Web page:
Friday, 30 April 2010

Ringwood Hall

Some time ago my daughter announced that she and her partner were to marry. We discussed various aspects of the proposed wedding and during that chat they asked me if I would do a watercolour of the venue that was finally chosen for the ceremony. I was obviously delighted and agreed enthusiastically. A few weeks ago the happy couple tied the proverbial knot by civil ceremony at Ringwood Hall near Chesterfield.

I don't wish to be unkind to Ringwood Hall but finding a suitbable viewpoint from which to make a presentable painting was not easy. I took dozens of photo's from all angles. Doing a painting of any part of the building wasn't going to be difficult, but making it a 'Landscape painting' rather than picture of bricks and mortar was a different matter.

After much deliberation I decided to try and recreate what the Hall might look like from a higher-than-normal viewpoint. This allowed me to pull in landscape from the surrounding countryside as well as include the wonderful relaxing and tranquil formal gardens. Getting my head round this 3-D object using only ground-level 2-D photo's was not easy but thank goodness for Google Maps. The satellite view of the Hall provided me with a wealth of useful information not only with regards to what was on the roof, but also the way the various parts of the building fitted together.
A lot of time was spent on preliminary pencil sketches and in drawing out the building itself onto the watercolour paper. Perspective was obviously going to be tricky.

At first I wasn't pleased with the finished result. One of my weaknesses is that I am too timid with colour, especially the darks. The 'finished' painting looked flat and disinteresting but some arty friends nudged me into getting some more darks in there and it has made a world of difference. Now I am very pleased with the painting. My daughter and Son-in-law haven't seen it yet and I'm keen to see their reaction .... just a tad nervous about it too.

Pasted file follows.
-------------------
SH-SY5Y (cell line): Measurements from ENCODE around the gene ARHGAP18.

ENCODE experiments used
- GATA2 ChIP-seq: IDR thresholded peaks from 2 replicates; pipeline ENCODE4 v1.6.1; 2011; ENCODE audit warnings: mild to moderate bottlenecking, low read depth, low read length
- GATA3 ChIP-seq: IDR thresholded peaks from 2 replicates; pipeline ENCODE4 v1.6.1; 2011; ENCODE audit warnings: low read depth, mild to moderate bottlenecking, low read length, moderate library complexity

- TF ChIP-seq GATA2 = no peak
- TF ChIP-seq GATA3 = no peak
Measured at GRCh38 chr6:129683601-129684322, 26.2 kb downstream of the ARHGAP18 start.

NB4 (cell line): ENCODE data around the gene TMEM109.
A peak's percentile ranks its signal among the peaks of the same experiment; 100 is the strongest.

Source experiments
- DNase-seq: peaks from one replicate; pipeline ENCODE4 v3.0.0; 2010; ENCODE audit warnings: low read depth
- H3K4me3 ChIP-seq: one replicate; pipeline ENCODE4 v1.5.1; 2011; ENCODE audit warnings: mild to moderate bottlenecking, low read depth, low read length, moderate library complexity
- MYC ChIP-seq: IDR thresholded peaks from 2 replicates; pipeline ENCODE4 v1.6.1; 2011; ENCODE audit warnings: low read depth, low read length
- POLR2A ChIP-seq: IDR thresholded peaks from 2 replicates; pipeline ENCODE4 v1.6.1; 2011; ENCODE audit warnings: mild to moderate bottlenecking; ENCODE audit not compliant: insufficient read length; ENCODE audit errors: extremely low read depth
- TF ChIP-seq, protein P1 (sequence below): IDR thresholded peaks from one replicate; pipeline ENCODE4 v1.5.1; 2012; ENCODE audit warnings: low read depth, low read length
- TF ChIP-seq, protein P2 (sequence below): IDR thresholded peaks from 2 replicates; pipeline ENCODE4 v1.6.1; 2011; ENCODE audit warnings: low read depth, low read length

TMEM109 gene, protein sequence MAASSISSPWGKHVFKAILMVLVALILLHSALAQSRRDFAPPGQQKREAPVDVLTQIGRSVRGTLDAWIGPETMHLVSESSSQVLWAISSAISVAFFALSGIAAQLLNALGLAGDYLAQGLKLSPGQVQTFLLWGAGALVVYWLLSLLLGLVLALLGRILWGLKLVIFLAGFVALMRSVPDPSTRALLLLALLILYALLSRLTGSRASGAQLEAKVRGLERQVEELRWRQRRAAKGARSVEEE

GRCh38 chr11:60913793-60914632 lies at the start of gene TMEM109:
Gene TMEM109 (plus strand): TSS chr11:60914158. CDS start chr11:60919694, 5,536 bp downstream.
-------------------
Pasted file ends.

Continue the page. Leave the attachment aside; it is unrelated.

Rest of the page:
Tuesday, 27 April 2010

Bellis Perennis

I've long been a fan of these wonderful little flowers but only recently have I noticed their flowering habit. They are the Daisy family and only grow 4" tall but put out masses of little flowers. What has fascinated me about the way the flowers form is how it gradually develops from a 'daisy' type shape to a pom-pom.

First they create a tiny yellow head that looks much like an unopened bud, but it is only a cluster of stamen (I think). Very soon the yellow stamen around the outside edge of the flower begin to open producing tube-like petals. From time to time a stamen will produce a flower 'out of turn', as in this shot.

Gradually more and more stamen convert to petals ....

... nearly all done ....

.... until finally all we have is a perfectly formed pom-pom. It is only through the eyes of the macro lens that we appreciate that the pom-pom consists of scores of tiny tubes.

Thursday, 8 April 2010

A modern English family home

A while ago I was approached by a friend who wanted a painting doing of her daughters house. I was very happy to oblige and she provided me with plenty of reference photo's and some very clear guidelines as to how she wanted the whole thing to look.

The painting is a combination of pen and watercolour. I do call it Pen and Wash but in my mind 'wash' implies loose transparent colours whereas this is more a pen drawing that's been coloured in with fairly strong colours.

Using pen has enabled me to add quite a lot of detail that I wouldn't normally include in a watercolour painting, like the house number set into the stained glass panel in the front door. Of course, these details aren't visible in small interent-based jpeg's.